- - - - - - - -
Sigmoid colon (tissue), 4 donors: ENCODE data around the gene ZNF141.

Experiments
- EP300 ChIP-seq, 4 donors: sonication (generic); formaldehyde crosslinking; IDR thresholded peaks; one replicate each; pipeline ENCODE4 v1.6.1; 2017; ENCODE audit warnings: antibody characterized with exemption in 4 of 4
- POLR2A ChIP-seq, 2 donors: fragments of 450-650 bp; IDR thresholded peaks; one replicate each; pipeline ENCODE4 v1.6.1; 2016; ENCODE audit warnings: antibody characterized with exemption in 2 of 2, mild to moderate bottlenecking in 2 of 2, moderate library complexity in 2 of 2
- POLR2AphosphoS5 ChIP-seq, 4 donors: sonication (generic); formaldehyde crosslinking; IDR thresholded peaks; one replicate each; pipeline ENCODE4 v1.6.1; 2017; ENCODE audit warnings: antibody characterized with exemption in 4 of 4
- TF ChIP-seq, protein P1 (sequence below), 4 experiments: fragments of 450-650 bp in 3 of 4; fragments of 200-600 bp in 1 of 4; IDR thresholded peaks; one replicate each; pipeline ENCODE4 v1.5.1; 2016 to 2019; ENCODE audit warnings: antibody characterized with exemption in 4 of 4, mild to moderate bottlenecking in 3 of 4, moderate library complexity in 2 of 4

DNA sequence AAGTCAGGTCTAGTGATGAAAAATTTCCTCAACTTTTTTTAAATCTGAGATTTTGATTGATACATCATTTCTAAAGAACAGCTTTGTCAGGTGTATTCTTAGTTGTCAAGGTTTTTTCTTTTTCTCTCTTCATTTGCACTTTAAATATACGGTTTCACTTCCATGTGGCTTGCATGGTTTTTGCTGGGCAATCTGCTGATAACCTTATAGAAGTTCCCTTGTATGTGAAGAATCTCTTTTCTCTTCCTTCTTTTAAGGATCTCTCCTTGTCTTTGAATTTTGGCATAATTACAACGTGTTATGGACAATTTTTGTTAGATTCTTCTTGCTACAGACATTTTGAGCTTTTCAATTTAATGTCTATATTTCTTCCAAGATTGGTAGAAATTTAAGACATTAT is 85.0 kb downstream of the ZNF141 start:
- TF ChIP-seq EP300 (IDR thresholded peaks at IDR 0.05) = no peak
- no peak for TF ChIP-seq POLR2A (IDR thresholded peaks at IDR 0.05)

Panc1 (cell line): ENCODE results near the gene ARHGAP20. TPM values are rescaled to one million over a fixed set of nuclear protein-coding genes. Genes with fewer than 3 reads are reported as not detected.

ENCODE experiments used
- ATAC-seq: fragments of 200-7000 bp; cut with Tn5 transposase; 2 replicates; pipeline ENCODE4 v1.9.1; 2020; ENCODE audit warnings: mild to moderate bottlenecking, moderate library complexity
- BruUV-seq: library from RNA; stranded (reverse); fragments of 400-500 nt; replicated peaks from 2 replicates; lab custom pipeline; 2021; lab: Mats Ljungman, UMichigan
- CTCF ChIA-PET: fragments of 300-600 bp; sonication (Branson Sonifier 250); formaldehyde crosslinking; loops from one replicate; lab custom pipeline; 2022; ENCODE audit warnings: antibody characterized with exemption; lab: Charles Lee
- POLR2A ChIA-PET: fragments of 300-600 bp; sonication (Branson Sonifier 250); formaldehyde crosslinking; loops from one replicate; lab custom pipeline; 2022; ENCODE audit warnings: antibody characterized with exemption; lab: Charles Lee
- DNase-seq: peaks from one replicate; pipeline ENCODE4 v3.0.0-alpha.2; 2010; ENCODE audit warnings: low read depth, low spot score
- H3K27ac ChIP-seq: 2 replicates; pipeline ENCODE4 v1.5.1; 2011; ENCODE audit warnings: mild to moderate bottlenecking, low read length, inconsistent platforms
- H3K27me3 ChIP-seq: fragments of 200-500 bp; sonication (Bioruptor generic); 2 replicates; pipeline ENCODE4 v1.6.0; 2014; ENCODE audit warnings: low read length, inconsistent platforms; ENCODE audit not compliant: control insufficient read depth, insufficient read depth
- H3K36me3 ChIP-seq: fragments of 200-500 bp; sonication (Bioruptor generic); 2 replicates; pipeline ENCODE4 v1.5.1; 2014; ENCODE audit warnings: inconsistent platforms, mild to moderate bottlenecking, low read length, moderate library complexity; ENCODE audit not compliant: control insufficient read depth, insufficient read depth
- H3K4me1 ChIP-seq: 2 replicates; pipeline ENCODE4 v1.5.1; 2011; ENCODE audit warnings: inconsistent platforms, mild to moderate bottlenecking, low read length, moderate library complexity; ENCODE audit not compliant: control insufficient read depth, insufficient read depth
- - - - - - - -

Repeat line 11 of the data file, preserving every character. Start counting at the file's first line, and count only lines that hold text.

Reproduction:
ENCODE experiments used